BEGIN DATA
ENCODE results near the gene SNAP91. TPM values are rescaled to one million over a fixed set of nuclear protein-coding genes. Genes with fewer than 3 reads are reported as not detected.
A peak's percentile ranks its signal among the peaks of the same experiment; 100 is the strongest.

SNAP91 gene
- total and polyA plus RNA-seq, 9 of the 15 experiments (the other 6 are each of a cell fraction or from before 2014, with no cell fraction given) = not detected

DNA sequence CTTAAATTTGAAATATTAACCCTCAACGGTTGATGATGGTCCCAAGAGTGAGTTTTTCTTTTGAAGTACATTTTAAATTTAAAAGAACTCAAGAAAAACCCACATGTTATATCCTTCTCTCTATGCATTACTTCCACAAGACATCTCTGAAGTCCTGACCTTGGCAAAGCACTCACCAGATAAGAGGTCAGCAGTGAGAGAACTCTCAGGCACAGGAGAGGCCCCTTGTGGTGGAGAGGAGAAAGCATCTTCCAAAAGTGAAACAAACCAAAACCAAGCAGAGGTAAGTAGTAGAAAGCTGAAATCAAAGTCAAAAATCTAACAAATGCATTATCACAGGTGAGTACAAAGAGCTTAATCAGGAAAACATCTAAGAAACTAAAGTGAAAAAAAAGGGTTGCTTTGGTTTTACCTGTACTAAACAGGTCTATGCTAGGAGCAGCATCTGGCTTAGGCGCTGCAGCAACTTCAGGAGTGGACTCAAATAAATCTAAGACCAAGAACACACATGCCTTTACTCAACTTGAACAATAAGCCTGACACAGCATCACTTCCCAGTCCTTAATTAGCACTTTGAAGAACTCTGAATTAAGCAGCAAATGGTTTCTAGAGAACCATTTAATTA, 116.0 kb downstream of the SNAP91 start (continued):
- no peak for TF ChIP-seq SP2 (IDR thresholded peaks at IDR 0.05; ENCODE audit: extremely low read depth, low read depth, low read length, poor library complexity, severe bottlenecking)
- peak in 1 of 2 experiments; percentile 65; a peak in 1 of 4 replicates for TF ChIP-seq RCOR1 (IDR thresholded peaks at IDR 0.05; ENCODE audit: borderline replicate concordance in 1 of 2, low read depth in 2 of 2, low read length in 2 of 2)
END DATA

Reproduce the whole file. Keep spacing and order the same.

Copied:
ENCODE results near the gene SNAP91. TPM values are rescaled to one million over a fixed set of nuclear protein-coding genes. Genes with fewer than 3 reads are reported as not detected.
A peak's percentile ranks its signal among the peaks of the same experiment; 100 is the strongest.

SNAP91 gene
- total and polyA plus RNA-seq, 9 of the 15 experiments (the other 6 are each of a cell fraction or from before 2014, with no cell fraction given) = not detected

DNA sequence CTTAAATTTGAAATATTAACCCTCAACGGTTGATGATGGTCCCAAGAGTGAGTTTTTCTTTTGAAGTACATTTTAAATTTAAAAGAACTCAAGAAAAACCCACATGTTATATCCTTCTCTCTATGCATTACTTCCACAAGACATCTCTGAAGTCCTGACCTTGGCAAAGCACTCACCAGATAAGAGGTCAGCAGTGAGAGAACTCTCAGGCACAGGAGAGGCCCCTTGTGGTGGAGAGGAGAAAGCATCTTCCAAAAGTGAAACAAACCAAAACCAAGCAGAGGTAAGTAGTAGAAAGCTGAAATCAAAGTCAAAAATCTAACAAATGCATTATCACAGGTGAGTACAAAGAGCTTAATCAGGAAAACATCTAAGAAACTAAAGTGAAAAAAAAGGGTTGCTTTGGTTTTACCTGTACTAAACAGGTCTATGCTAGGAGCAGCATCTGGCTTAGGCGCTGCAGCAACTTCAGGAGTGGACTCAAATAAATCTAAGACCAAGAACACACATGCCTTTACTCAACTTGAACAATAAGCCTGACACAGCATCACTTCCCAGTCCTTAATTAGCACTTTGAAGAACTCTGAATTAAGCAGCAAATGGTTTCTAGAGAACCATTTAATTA, 116.0 kb downstream of the SNAP91 start (continued):
- no peak for TF ChIP-seq SP2 (IDR thresholded peaks at IDR 0.05; ENCODE audit: extremely low read depth, low read depth, low read length, poor library complexity, severe bottlenecking)
- peak in 1 of 2 experiments; percentile 65; a peak in 1 of 4 replicates for TF ChIP-seq RCOR1 (IDR thresholded peaks at IDR 0.05; ENCODE audit: borderline replicate concordance in 1 of 2, low read depth in 2 of 2, low read length in 2 of 2)